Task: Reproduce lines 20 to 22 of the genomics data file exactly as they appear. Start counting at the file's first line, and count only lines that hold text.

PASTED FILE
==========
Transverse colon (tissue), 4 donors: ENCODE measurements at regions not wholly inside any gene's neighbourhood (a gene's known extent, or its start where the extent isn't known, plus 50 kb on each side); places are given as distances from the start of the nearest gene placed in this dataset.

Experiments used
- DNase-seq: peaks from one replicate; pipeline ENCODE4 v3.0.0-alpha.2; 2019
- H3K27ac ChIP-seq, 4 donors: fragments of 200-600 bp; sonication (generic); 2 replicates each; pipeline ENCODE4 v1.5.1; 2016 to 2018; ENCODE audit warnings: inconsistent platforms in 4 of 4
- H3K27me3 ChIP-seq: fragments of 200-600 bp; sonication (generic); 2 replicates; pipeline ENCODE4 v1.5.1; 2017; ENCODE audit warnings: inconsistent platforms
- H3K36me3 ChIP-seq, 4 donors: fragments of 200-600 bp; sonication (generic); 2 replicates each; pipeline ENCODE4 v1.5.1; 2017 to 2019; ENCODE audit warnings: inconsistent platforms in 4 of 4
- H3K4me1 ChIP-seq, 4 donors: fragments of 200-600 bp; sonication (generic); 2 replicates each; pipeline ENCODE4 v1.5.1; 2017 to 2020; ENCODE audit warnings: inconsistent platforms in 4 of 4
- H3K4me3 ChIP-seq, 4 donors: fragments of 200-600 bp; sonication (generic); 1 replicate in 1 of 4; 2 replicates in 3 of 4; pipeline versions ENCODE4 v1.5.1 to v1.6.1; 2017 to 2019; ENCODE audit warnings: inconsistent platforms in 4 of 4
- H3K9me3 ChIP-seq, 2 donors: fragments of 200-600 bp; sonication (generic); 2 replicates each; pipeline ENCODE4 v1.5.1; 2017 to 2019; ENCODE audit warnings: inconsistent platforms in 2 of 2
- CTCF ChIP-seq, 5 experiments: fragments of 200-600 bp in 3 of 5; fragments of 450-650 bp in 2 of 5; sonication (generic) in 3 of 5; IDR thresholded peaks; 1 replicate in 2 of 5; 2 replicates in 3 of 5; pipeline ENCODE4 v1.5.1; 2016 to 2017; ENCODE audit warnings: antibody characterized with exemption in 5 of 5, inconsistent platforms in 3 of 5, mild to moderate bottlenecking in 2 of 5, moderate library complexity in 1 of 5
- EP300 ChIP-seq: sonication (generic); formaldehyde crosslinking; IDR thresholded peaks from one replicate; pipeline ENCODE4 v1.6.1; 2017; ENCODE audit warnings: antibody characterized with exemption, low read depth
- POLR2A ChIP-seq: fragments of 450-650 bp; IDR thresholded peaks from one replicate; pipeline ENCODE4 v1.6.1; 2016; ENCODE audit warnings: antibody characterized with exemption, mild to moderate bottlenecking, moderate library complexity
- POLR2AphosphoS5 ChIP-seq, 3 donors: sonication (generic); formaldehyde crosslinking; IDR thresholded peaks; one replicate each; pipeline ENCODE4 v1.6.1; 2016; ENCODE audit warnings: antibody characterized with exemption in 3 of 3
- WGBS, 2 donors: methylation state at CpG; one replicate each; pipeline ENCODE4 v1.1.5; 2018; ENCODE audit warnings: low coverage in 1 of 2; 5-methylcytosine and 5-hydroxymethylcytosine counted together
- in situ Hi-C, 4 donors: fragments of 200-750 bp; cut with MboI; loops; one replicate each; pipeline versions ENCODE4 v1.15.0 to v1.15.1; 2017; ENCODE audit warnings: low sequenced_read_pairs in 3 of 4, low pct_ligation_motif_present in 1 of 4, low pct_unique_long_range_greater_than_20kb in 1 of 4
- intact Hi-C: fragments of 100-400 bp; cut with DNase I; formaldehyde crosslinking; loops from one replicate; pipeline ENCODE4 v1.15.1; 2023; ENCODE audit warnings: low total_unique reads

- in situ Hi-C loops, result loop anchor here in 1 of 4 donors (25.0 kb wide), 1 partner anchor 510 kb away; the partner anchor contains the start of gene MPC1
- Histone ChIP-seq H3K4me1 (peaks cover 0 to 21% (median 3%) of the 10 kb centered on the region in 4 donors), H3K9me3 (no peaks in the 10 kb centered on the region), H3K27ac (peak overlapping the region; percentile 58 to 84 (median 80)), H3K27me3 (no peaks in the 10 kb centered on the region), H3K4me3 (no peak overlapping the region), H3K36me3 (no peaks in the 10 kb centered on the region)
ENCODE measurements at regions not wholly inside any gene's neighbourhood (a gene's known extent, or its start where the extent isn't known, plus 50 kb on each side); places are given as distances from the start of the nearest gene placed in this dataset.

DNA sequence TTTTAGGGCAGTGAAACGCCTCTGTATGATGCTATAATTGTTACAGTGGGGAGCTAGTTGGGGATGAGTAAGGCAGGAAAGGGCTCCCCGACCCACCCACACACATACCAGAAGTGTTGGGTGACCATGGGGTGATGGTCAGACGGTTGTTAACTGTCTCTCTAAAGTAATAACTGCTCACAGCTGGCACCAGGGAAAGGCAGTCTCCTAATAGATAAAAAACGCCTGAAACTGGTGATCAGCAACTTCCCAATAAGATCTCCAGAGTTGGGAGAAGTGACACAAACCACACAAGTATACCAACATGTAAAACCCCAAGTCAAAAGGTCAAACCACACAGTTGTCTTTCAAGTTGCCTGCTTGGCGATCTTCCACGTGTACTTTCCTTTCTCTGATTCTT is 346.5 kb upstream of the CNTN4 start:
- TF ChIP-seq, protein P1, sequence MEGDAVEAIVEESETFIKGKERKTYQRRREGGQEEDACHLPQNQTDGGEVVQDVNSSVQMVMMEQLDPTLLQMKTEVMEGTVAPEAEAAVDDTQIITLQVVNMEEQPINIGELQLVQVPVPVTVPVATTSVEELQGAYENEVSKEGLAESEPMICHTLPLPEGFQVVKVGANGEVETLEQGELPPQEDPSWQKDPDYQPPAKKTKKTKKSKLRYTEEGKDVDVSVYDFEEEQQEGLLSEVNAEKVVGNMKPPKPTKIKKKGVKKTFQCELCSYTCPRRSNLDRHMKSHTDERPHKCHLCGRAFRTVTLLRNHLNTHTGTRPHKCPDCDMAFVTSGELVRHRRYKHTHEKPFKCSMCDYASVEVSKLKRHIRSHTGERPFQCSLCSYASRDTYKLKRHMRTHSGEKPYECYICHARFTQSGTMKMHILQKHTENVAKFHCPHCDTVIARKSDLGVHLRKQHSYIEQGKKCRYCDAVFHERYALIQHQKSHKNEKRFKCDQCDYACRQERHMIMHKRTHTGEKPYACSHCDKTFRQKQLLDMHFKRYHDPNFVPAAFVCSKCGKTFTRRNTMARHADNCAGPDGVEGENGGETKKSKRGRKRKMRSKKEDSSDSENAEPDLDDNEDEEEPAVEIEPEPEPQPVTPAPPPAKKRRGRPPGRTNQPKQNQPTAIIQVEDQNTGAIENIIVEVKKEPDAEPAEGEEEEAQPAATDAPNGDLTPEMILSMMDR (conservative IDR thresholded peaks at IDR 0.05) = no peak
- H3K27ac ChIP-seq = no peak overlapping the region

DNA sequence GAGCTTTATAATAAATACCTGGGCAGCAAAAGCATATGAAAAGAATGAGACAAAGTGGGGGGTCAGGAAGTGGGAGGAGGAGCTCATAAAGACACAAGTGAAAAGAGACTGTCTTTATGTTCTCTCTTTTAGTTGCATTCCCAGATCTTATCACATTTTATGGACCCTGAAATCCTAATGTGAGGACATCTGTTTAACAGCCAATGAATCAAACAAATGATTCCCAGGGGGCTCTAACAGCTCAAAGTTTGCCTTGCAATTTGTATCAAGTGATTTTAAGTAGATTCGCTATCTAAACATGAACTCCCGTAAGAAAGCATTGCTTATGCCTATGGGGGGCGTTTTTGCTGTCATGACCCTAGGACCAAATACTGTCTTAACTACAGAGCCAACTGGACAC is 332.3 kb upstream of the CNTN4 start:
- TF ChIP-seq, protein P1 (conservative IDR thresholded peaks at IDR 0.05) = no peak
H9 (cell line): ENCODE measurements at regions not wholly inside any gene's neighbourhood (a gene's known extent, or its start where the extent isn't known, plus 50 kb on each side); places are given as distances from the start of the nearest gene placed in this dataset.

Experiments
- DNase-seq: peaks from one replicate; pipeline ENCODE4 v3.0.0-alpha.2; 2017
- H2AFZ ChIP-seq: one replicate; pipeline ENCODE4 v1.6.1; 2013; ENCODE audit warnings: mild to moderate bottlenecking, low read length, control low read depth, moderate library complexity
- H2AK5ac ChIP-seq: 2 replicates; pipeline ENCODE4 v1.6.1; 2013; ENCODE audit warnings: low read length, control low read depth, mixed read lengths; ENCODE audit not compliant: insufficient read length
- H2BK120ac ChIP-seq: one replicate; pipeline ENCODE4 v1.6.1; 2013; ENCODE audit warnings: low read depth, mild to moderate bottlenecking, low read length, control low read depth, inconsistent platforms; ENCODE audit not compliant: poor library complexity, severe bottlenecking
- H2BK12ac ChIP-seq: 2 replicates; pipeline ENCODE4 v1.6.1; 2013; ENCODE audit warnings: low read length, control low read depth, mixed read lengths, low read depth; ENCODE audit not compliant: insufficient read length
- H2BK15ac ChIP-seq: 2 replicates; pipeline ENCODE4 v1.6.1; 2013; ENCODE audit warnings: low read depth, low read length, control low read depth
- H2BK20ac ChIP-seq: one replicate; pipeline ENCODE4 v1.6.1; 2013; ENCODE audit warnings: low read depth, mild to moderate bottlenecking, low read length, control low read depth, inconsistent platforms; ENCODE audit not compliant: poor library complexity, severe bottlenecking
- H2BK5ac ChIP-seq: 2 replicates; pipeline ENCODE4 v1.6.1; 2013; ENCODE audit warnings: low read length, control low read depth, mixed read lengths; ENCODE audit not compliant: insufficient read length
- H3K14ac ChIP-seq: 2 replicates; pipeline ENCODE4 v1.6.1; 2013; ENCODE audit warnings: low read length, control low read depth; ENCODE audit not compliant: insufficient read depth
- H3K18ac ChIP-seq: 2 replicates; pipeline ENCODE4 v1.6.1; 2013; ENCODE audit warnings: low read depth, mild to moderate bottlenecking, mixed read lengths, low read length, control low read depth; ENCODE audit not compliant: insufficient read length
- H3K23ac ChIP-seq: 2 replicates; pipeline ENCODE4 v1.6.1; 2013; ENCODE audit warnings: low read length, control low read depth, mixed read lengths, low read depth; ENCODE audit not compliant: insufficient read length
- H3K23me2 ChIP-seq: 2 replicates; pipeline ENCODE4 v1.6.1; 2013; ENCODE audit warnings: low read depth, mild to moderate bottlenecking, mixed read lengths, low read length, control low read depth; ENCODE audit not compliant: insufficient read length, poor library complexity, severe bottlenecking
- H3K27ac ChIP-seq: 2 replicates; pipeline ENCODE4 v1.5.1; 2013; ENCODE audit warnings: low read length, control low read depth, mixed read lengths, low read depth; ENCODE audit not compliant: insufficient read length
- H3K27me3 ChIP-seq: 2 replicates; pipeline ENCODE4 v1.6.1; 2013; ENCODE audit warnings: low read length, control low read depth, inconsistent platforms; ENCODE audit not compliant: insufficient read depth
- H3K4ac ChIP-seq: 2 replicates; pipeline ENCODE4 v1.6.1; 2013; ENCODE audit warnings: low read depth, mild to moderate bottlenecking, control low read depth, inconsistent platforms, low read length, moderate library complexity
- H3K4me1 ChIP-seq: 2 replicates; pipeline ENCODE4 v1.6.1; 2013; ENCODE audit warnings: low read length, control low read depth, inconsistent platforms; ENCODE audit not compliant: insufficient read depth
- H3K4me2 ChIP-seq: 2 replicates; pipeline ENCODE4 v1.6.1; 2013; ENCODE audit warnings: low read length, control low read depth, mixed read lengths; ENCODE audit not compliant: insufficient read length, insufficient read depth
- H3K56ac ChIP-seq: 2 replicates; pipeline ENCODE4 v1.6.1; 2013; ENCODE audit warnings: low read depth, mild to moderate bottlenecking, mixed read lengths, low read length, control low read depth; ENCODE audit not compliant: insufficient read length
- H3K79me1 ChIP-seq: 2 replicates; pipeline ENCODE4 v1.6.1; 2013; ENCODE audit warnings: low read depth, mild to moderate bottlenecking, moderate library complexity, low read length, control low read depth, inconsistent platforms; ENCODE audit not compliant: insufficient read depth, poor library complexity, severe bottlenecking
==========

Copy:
DNA sequence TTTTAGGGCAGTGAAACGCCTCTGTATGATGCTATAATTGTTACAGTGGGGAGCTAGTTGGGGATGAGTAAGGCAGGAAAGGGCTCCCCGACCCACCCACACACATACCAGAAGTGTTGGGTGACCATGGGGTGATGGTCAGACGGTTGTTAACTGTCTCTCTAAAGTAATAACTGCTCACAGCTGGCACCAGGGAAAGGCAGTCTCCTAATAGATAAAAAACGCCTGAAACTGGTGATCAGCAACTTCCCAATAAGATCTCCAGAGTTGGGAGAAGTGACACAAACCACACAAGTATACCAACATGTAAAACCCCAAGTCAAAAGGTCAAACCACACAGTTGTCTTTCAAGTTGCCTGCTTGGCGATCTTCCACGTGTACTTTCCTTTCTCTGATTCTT is 346.5 kb upstream of the CNTN4 start:
- TF ChIP-seq, protein P1, sequence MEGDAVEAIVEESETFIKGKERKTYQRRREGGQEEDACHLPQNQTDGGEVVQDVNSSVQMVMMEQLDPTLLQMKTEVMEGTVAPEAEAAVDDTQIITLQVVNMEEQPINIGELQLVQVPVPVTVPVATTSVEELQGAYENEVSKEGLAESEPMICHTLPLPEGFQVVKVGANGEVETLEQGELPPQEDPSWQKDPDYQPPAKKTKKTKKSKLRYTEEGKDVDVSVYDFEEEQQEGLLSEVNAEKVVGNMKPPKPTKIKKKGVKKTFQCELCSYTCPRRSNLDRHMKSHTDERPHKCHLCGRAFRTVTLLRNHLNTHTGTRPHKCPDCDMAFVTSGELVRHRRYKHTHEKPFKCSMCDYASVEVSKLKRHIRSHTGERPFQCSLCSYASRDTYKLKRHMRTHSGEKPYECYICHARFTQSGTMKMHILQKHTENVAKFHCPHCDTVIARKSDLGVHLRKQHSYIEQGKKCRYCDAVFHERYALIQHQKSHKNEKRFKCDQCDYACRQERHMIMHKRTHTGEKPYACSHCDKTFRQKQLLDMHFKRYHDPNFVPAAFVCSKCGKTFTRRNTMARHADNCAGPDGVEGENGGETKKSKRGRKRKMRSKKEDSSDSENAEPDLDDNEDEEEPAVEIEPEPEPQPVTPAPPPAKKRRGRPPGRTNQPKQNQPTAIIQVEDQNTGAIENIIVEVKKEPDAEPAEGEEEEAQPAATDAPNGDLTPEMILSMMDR (conservative IDR thresholded peaks at IDR 0.05) = no peak
- H3K27ac ChIP-seq = no peak overlapping the region